University of Wisconsin Stevens Point | "Composting deactivation of CWD prions"
Stevens Point, WI | firstname.lastname@example.org
Since Fall 2009, Dr. Michitsch has held an Assistant/Associate Professor position at the University of Wisconsin-Stevens Point in the Soil and Waste Resources Discipline, which is in the College of Natural Resources. He teaches classes in the areas of soil science and waste management, focusing on soil and plant analysis, biogeochemistry, composting and solid waste management topics. His research interests include the compostability of plastics and polymers, compost microbiology, compost teas, the breakdown of fluoropolymers, prion degradation and waste re-use. Dr. Michitsch has been a member of the USCC Board of Directors for the past 5 years, and is currently a Trustee with the Composting Council Research & Education Foundation. He is currently working with the City of Stevens Point to establish a municipal composting program. From July 2017-2019, he was a lead instructor at the Midwest Compost Operators School.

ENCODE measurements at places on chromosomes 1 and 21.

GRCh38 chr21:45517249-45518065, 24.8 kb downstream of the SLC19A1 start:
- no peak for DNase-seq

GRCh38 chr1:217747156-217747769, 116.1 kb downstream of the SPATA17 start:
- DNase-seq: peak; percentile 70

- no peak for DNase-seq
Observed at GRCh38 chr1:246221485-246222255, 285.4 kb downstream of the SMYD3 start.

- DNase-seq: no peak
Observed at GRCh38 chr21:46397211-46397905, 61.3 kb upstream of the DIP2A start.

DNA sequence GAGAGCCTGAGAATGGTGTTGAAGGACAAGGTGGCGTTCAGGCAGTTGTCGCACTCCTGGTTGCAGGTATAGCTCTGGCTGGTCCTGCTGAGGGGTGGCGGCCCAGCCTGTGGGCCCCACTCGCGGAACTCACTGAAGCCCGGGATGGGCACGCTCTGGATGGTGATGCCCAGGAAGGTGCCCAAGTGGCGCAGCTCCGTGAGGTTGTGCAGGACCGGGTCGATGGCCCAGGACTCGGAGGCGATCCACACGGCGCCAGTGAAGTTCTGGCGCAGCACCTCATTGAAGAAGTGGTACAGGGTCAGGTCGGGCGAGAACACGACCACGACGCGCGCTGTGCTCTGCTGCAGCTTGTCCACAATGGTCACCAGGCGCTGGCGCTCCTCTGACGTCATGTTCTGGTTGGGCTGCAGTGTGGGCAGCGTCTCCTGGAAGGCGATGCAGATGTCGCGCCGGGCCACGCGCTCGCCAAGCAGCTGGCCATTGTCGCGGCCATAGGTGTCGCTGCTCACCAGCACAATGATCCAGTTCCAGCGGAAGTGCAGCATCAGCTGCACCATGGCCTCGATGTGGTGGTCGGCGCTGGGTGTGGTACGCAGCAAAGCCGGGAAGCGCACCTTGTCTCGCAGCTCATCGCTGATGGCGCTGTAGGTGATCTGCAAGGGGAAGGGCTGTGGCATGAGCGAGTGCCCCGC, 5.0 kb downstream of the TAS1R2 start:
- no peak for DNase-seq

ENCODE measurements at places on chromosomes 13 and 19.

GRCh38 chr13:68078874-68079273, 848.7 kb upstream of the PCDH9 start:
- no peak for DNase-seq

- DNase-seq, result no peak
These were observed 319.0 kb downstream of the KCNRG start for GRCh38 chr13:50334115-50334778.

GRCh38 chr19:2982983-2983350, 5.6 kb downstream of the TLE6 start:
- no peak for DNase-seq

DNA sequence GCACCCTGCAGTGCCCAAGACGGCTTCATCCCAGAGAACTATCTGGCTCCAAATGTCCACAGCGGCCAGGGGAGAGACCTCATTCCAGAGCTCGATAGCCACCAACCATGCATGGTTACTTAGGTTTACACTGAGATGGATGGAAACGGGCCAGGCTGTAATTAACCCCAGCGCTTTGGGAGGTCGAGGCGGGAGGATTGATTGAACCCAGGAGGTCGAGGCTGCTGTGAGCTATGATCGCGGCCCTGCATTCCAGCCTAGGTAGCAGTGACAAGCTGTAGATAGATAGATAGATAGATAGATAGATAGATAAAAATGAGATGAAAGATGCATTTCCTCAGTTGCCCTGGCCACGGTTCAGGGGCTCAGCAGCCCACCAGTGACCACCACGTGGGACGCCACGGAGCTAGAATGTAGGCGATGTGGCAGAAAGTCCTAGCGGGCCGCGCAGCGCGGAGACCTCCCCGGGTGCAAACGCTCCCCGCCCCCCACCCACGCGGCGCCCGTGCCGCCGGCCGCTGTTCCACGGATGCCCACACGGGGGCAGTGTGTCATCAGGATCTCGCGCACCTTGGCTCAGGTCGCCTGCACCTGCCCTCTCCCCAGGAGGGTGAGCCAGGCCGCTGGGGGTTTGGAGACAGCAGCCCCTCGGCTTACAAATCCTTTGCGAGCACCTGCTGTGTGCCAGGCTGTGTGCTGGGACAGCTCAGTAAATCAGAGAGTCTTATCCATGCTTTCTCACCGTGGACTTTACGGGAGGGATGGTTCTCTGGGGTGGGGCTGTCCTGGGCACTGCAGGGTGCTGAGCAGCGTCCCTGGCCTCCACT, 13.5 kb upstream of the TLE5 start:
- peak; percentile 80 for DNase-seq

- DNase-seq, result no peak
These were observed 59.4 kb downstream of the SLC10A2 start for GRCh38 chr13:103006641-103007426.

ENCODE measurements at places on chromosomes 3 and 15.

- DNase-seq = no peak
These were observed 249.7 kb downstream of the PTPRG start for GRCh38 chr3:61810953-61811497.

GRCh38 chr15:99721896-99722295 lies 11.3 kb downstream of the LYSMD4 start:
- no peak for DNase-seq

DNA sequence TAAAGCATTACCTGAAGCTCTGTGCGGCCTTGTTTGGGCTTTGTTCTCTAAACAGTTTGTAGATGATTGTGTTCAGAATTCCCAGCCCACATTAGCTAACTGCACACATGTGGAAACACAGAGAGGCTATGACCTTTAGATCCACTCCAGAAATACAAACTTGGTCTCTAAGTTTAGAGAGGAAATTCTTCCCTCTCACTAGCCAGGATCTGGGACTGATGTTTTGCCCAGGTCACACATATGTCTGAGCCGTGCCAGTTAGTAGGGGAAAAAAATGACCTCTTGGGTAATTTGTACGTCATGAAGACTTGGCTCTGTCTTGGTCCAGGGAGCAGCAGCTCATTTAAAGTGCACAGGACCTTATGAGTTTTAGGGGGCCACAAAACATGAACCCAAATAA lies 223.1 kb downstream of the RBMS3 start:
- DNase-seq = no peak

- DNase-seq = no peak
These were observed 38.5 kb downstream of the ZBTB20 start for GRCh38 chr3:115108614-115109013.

Session Code: B2
Session Name: Research Updates
Session Time: Tues, January 26, Round 2, 4:00-5:00 PM EST
Session Description: Join the Composting Council Research and Education Foundation for reports on key research they are supporting and encouraging
Presentation Title: Composting deactivation of CWD prions
Presentation Description: Through hunting, slaughtering or ingestion of CWD infected cervids, exposure to specified risk materials is considered an exposure route to prions that might lead to infection. Prions cause transmissible spongiform encephalopathy (TSE) diseases in animals and humans. The composting process has proven effective for the biodegradation of some recalcitrant organic contaminants, and the high number of microorganisms and high temperatures achieved during composting have prompted interest in this process for inactivating prions. Since thermophilic temperatures do not definitively cause pathogen reduction, multi-barrier approaches are employed to improve pathogen inactivation. As such, primary-phase duration, C-substrate, compost water content, (an)aerobic conditions, drying, storage, antagonistic microorganisms, geosynthetic materials, NH_3 evolution, and other degradation methods (e.g. incineration) have been used to establish an unstable habitat for pathogen survival. Compost piles offer or complement these different approaches, which may prove useful to degrade infectious prions. Updated project results and future plans will be presented.